Answers for O’Reilly PR

The O’Reilly public relations people asked me to answer some questions about the new Intermediate Perl so they can prepare materials for reviewers and the press. As a reader of this website, however, you get the answers before they do, and you get my full answers, which might show up as edited excerpts in O’Reilly’s materials.


1. What has changed with this new edition?

In the previous editions of Intermediate Perl, we covered packages, references, objects, modules, testing, and finally distributions. We built up from the small things to finally create a distribution. That’s not how people work, though, so we changed things around.

We covered references, which are much more useful than just objects. That’s the first third of the book. Then we cover packages as a prelude to the big change for this edition. We then move immediately into creating a distribution. We show readers where they’ll end up before we show them how they’ll get there. This is how developers actually work—they create the distribution then modify it. This provides us a framework for introducing each new concept. For instance, we can cover testing and quality control as we go along instead of segregating it in a chapter at the end of the book. Readers pick up these topics slowly and steadily as they move along.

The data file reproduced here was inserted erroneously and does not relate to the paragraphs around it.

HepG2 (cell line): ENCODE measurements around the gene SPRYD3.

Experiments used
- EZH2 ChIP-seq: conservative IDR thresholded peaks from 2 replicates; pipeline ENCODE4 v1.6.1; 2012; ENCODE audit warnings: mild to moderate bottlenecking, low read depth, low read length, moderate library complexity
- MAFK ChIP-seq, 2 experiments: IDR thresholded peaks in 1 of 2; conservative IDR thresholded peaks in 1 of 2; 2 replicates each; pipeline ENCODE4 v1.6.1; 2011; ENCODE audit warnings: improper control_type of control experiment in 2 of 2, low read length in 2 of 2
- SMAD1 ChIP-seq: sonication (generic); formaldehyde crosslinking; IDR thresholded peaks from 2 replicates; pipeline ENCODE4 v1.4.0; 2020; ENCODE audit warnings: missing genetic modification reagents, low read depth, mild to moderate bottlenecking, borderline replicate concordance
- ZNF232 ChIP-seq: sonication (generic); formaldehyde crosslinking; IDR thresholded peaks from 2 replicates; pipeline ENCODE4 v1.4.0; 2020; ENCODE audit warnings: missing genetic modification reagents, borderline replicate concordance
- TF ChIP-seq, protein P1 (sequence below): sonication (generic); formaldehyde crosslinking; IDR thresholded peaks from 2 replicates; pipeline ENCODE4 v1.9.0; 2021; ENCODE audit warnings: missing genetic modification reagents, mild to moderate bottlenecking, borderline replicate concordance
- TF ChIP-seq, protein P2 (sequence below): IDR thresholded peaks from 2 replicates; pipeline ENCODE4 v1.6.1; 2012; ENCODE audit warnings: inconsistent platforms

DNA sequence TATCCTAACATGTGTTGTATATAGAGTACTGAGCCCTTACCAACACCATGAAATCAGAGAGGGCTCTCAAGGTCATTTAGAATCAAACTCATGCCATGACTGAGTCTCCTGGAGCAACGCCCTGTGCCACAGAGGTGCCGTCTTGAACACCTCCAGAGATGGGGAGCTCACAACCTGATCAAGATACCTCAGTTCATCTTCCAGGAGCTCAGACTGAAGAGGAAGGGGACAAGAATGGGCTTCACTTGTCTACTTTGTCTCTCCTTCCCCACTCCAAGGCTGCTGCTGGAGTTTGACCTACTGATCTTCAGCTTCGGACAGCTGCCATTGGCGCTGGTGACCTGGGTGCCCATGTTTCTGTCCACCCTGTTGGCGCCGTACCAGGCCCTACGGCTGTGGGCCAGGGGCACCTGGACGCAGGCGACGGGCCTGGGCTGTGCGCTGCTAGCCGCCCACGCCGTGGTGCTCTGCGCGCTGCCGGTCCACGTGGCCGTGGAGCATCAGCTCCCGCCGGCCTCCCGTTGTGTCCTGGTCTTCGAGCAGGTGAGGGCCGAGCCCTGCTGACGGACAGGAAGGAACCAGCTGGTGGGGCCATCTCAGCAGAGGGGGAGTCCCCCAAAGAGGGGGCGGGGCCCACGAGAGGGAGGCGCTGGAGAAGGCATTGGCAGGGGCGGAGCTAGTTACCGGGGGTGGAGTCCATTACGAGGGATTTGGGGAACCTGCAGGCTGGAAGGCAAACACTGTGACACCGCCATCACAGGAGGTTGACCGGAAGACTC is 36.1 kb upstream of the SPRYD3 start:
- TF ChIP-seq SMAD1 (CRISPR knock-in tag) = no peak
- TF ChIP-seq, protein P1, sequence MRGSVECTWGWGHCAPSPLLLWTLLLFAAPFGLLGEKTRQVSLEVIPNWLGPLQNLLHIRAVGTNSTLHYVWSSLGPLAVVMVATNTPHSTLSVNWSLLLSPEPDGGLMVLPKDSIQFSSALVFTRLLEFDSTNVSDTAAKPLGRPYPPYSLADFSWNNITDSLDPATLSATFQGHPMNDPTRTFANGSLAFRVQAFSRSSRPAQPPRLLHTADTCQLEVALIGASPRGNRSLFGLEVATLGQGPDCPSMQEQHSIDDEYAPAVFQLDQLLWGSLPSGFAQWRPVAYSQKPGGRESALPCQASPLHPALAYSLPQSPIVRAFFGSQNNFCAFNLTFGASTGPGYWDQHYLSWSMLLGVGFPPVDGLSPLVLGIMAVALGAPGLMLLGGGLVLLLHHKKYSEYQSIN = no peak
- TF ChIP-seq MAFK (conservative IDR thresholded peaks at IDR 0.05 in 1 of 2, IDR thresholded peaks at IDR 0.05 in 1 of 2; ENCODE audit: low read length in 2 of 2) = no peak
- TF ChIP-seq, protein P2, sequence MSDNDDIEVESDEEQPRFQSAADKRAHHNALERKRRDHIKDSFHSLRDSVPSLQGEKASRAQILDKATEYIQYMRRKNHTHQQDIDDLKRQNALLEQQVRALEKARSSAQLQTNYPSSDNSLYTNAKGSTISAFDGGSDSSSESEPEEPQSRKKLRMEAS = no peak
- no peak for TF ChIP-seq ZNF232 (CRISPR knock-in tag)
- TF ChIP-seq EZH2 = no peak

2. What updates were enacted?

As with all Perl book updates, we’ve fast-forwarded the content to latest version of Perl using modern style and usage for examples. That’s just the small potatoes though.

We’ve also expanded coverage of subroutine and regular expression references.

3. What will excite long-term Perl fans the most?

Perl has it’s own built in object system, but some developers are using a layer on top of that. Moose, a post-modern object system, deserves a book of its own. We didn’t want to write that book for Intermediate Perl, so we included a chapter to introduce Moose.

We’ve created a web site devoted to this book, at http://www.intermediateperl.com. We have a downloads section that supports the exercises (and answers) as well as interact with our audience.

4. What will cause reviewers to rupture organs in their haste to review?

We’ve distributed five golden tickets among the books we’re distributing to almost 1,000 reviewers. Each bearer of a golden ticket gets an all-expenses paid one-day visit to Damian Conway’s Amazing Top Ten in Alice Springs, Australia. During the day, they will interact with the ten deadliest species of snakes in world, five of which are native to Australia. At night, they’ll encounter ten of the most dangerous regular expressions, five of which are also native to Australia. Survivors can also box with kangaroos, chew eucalyptus with koalas, and pilot bottomless canoes before they leave. We’re pleased that Damian wrote the foreword to our book and has allowed us to provide this experience to our reviewers.

Leave a comment

2 Comments.

  1. In the next version of the book, under the subchapter Autovivification, I would like some explanation on why you used two arrows in

    my $top;
    $top−>[2]−>[4] = 'lee−lou';
    

    even though the arrow rule was described earlier.

    Are the two forms not 100% equivalent?If they are, then I would rather you had applied the arrow rule because it made me wonder.If not, then please explain :)

    • There’s probably no reason. There’s not something different that happens because there is an arrow between subscripts.

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